Most existing dance material and forms have been developed on and for non-disabled dancers. The training explores and pushes the movement possibilities a normative body has. The material relies on ableist assumptions about how body parts articulate, what the expected space use is (kinesphere and general space), what the ideal tempo and dynamic range is and how it is counted, structured and phrased.
Any phrase set and developed by a non-disabled teacher will have inherent ableist-traits or work with and make assumptions about the ability of the dancers with whom we are working.
There is a difference between the everyday use of a mobility device and the playful, creative use of it in a dance class, in the same way as there is a difference between walking down the high street and the playful skipping, prancing or sliding we use when dancing.
Non-disabled dancers are given more opportunities and encouragement to play and practice in this way and traditional dance material is very much set, developed and modelled on dancers with two legs. Disabled dancers, on the other hand, are often encouraged to practice and improve functional, everyday ways of moving and get fewer chances to be playful with their movement range or to copy and learn from people who share their specific movement range.
Whilst the standardised leg based variations can provide important reference points in order to examine form and function, we should also be aware that some aspects may be irrelevant to a certain dancer as it is not part of their movement range (e.g. wheelchairs do not actually leave the ground; propulsion tends to happen with a simultaneous push – alternating is possible but reduces the force, etc.).
On the other hand, both the teacher and the student should remain open to possibilities that are available to specific dancers’ movement ranges, which are not (yet) part of a codified ballet movement (e.g. both wheelchairs and Kaye frames have the possibility of very long glides that are not feasible on legs; crutches create a three-point support that can be played with).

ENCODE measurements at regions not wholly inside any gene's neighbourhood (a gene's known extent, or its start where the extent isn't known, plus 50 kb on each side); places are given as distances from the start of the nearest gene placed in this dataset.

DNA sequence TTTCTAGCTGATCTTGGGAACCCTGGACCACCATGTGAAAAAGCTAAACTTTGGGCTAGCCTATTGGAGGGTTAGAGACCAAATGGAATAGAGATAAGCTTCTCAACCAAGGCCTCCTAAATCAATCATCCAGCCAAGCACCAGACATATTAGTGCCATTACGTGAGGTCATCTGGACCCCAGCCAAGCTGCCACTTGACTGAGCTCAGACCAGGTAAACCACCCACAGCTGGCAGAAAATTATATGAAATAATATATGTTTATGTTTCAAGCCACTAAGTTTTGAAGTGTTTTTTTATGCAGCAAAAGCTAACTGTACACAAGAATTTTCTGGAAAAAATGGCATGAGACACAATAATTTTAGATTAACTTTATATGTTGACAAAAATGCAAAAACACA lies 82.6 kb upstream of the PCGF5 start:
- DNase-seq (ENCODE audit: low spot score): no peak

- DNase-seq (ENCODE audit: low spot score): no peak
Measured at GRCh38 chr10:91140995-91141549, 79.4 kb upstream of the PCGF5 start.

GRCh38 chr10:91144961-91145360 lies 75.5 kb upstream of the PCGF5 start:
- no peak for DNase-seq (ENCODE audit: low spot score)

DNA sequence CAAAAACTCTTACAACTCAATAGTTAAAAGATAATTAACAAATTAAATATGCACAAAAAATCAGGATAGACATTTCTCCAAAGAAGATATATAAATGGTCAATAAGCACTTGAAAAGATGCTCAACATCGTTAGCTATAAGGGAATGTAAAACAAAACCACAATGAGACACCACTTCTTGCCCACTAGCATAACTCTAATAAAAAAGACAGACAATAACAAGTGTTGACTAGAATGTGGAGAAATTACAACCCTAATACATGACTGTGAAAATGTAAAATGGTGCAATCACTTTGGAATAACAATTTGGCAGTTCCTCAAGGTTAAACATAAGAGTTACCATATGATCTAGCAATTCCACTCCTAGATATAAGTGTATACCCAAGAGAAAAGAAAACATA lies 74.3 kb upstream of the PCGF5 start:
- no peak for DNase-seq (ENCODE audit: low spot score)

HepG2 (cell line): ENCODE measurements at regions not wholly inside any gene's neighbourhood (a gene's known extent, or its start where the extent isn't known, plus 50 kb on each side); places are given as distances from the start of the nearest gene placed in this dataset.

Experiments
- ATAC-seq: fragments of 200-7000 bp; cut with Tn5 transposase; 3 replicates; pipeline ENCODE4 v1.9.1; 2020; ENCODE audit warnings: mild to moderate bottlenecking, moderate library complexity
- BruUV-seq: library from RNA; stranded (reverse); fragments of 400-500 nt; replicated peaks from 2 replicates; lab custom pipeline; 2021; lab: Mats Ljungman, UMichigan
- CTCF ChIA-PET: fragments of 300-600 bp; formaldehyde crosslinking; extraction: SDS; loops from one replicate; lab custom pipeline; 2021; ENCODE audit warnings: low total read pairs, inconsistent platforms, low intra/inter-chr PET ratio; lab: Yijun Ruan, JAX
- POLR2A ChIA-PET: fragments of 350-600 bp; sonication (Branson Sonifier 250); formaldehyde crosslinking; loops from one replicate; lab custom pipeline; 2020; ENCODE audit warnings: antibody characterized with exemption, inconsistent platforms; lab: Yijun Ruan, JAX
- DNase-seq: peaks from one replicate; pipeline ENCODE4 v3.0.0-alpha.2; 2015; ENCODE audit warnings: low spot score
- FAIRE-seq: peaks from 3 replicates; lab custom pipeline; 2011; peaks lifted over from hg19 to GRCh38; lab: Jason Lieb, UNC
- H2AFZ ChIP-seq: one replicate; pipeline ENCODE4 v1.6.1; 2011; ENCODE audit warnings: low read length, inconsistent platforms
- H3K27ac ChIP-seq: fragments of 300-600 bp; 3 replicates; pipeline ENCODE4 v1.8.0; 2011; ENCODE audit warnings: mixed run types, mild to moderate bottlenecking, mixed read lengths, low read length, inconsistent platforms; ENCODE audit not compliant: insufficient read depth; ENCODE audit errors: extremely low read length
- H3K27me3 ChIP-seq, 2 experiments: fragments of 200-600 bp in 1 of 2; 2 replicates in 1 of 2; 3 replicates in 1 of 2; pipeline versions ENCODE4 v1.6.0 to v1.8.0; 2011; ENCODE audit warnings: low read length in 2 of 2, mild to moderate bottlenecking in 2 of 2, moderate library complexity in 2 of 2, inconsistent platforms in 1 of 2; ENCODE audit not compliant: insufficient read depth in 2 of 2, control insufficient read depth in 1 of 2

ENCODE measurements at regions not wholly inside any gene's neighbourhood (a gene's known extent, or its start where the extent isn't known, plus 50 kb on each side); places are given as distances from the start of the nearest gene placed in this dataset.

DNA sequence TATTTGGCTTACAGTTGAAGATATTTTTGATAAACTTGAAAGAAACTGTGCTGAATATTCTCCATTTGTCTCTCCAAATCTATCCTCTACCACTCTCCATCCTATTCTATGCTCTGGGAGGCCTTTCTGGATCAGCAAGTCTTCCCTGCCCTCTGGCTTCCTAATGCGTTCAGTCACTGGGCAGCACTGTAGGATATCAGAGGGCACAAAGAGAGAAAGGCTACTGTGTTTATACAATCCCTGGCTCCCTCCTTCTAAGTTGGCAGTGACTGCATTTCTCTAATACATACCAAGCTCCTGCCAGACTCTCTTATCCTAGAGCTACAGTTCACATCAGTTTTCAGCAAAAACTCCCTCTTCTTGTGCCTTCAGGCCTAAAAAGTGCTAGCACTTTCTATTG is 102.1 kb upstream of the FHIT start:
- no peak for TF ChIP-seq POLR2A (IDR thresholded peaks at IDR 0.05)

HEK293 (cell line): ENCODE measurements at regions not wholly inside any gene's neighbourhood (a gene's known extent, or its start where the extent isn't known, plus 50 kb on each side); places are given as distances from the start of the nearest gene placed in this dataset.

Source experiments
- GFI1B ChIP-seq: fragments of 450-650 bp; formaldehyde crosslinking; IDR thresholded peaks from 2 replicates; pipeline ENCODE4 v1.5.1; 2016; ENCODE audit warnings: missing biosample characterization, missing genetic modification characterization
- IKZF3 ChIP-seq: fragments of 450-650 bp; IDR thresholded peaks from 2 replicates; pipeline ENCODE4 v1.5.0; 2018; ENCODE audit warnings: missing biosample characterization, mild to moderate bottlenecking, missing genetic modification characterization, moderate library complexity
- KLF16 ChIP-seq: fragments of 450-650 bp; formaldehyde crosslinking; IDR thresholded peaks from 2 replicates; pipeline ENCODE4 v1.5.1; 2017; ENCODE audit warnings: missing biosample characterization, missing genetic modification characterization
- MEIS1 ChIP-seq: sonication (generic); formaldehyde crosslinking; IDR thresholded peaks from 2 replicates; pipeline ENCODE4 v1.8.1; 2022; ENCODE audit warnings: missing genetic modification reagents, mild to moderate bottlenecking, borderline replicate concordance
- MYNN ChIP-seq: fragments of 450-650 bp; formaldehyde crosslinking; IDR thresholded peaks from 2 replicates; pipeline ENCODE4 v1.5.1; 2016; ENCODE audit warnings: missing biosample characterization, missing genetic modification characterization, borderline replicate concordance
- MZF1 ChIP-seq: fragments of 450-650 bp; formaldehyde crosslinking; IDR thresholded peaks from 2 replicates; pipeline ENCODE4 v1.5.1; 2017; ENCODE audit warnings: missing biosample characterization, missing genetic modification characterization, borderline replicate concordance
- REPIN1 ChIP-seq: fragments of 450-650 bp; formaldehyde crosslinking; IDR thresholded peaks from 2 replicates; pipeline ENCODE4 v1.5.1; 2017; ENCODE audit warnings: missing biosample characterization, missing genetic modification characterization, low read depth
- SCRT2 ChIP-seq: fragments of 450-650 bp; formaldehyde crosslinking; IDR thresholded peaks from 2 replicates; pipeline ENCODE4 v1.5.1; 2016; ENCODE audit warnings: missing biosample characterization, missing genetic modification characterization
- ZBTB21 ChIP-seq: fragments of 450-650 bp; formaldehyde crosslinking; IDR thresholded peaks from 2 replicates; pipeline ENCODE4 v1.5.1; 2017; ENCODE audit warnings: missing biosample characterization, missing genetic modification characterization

Letting the dancers research and set their own material allows them to include movements we as teachers would not introduce. This gives the dancers an opportunity to demonstrate a different set of abilities. Learning material from their peers, rather than exclusively from the instructor, introduces a varied range of movement possibilities, including material from dancers with disabilities. This material introduced by the participants becomes teaching content on an equal level to the material introduced by the instructor.
Accumulating is a very helpful, compositional, creative and instructional device in setting material.
Accumulation is used in the teaching process when instructing and revising material. It involves performing the first movement, repeating it and adding the second movement, repeating from the start and adding the third movement. In series of numbers the process looks as follows: 1, 1-2, 1-2-3, 1-2-3-4 etc.
It is worth introducing and practising the accumulation process with the class, before asking students to use this process when setting their own material. This can be done through improvisation and a compositional workshop.
With a set phrase, ask the dancers to add movement material performed at the same time as the set phrase. Building on the principle of resolving, this can be entirely open (what are your possibilities at this point in the phrase?) or follow instructor set parameters (add a gesture while transferring, add a turn while travelling etc.).
With a set phrase, ask the dancers to add movement material in succession at specific points in the phrase. Building on the principle of resolving, this can be entirely open (“what are your possibilities at this point in the phrase?”) or follow instructor set parameters (add a turn, an extension, a transfer, etc.)
Alignment and placement are important for health and safety as well as stylistic or artistic reasons. Ballet is taught in an anatomically sound way; for instance, it respects and works with the natural turn out a dancer has rather than aiming for the idealised 180 degrees.